to be rigorous in identifying problems appropriately before examining corrective
measures to be taken. She believed that the structure conceived by the Security
Council and developed by the judges in their conception of the Rules of Procedure
and Evidence was fundamentally sound.

The structure
was consistent with the major international instruments with respect to human
rights and had developed a procedural environment that, in her view, was correct,
sound and respectful of the interests of the Prosecution, the accused and the
general interest of justice. She believed that, as the Tribunal engaged in a
process of attempting to perform more expeditiously, it ought to be careful
not to jeopardize some of the values reflected in the current system.

Almost two weeks
ago, the Prosecutor visited the Tribunal offices in Kigali and Arusha, where
she had an exceptionally positive visit, including discussions with members
of the Government of Rwanda. She added that she was pleasantly surprised by
a more supportive and positive attitude towards the work of the Tribunal generally
and especially towards the work of the OTP. This she said was due largely to
the arrest operations conducted since the summer of 1997 and regularly thereafter,
targeting high ranking officials and obtaining the support of many African governments
including Kenya early on and subsequently those of many west African countries.
She added that the signals had been the most positive received in her three
years attending to the activities of the Tribunal for Rwanda. The question of
the speed of proceedings was raised constantly, and again she reiterated that
the Tribunal must seek ways to collectively improve performance and to meet
the expectations of the population. In Rwanda, the remaining challenge with
respect of the OTP was not only efforts made to depict genocide as a major criminal
enterprise of conspiracy and to bring these cases to completion, but to complete
all the remaining challenging parts of the investigative agenda.

In connection
with the fact that next week marks the 60th anniversary of the initiation
by Hitler of World War Two, the Prosecutor was asked for her opinion of the
meaning of the work of the Tribunal, what she believed had changed in the last
60 years, and whether she believed any progress had been made. She replied that
there had been more progress made in the last five years than in the proceeding
50 with respect to the enforcement of International Humanitarian law. In the
last five years the Tribunal had brought to the forefront the necessity to control
the worst fallout of modern armed conflict and warfare. Whether this was sufficiently
progressive to elevate the recourse to armed conflict as a way of settling a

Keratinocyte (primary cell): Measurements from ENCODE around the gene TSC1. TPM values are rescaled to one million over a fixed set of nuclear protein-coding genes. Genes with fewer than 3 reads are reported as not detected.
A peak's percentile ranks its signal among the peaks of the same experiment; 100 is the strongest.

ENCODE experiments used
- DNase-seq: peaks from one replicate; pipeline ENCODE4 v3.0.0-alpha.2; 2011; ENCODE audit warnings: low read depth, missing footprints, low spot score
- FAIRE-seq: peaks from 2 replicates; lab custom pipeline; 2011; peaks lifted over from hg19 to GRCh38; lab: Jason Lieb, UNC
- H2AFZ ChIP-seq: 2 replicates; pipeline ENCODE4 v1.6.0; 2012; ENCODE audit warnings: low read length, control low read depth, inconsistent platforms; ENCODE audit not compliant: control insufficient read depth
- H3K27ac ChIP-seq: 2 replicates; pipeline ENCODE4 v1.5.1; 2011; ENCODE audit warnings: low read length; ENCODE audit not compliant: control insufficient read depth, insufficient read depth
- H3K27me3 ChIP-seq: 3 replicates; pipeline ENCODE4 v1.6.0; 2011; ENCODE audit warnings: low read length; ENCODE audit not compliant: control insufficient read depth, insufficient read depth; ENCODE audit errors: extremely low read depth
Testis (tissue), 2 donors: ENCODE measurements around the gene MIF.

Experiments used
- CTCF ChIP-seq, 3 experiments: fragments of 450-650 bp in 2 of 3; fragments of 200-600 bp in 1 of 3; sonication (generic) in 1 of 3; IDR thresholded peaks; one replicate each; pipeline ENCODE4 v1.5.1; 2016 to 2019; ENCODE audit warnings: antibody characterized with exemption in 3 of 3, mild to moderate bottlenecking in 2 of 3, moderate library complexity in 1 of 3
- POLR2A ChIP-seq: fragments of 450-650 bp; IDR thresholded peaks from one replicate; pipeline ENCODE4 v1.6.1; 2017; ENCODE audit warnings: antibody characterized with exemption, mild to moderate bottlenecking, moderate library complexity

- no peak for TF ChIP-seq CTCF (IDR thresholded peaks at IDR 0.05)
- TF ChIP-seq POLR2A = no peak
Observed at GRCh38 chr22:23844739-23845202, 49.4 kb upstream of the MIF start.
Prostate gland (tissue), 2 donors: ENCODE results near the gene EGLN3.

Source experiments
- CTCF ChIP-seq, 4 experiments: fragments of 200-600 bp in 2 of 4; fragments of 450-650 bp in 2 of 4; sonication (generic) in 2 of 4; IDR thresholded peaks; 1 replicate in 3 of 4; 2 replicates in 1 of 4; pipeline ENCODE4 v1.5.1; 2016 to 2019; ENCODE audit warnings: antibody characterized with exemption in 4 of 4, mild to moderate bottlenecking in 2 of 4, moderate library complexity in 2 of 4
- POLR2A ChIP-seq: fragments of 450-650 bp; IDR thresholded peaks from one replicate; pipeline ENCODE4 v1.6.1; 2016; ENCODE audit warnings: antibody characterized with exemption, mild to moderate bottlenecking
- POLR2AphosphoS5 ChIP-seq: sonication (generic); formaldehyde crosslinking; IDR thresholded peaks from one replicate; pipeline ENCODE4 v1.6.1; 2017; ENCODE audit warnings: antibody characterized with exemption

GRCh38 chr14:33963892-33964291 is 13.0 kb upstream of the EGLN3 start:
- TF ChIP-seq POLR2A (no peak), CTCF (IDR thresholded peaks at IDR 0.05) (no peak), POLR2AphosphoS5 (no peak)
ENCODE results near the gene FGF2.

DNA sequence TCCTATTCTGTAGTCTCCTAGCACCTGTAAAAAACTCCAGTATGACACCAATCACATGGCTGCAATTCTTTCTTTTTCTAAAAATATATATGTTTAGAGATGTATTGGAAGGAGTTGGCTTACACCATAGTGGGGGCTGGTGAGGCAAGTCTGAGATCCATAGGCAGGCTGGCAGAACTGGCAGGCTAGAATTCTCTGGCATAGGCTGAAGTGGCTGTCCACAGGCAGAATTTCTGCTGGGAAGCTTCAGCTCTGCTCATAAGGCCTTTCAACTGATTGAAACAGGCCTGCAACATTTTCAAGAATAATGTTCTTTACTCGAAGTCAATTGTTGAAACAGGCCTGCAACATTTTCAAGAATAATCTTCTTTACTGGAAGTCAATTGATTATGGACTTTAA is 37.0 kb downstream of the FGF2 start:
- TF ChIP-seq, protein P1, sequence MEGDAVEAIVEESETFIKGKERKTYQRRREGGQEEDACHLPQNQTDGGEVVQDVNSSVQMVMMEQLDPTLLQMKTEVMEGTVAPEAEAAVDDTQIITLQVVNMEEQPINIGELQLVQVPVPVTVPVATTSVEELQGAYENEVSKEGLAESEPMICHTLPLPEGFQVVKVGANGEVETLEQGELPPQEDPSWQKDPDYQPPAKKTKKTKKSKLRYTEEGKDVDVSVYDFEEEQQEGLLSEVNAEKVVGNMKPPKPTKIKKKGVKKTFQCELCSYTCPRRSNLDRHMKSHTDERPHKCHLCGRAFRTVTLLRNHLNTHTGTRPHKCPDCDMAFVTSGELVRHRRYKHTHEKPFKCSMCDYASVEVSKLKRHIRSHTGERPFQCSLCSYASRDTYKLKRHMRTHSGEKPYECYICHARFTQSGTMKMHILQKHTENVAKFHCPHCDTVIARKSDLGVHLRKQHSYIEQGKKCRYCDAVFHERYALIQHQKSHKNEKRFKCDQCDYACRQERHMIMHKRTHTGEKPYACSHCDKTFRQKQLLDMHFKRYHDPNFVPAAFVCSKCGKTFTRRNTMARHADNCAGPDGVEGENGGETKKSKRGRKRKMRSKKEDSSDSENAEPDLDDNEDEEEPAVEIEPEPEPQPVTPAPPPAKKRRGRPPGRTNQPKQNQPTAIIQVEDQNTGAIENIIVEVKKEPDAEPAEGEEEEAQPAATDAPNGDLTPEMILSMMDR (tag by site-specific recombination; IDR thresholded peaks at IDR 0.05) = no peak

dispute in the international forum, she believed this to be for historians to
answer. She believed that the Tribunal had shown enough determination for these
efforts to be sustained and the permanent court be set in place. We should be
entitled to see in the longer term a deterrent effect that would alleviate the
suffering not only associated with war, but associated with the commission of
atrocities during a time of war, a time when civilian populations were at their
utmost vulnerability, when their protectors had either collapsed or were antagonistic
to their own well being in the case of internal armed conflict. To think that
the Tribunals had now launched proceedings which were supported by not only
the Security Council but by the international community, made it very clear
that the culture of impunity of the mighty was no longer part of the landscape
of the next millenium.

Asked whether
she was satisfied with the success of the OTP, Arbour replied that she felt
that the Prosecution was successful if justice was done. That did not mean that
you had to be the winner of any or all factual and legal propositions that were
advanced, particularly in an environment in which these factual and legal propositions
were very novel and were advanced on the basis of an analysis of a body of law
that were still not fully developed. For instance, an unsuccessful attempt in
maintaining something that was clearly a crime against humanity was not also
a grave breach of the Geneva Conventions, must not be seen as a failing of the
prosecution. In general terms what is seen in the courtrooms of both Tribunals
was never meant to be a vindication of the Prosecution, but a demonstration
of the capacity of the international community to do justice in a just, fair
transparent, public and acceptable way. She stated that she believed that judged
against these conditions, the two institutions had been very successful and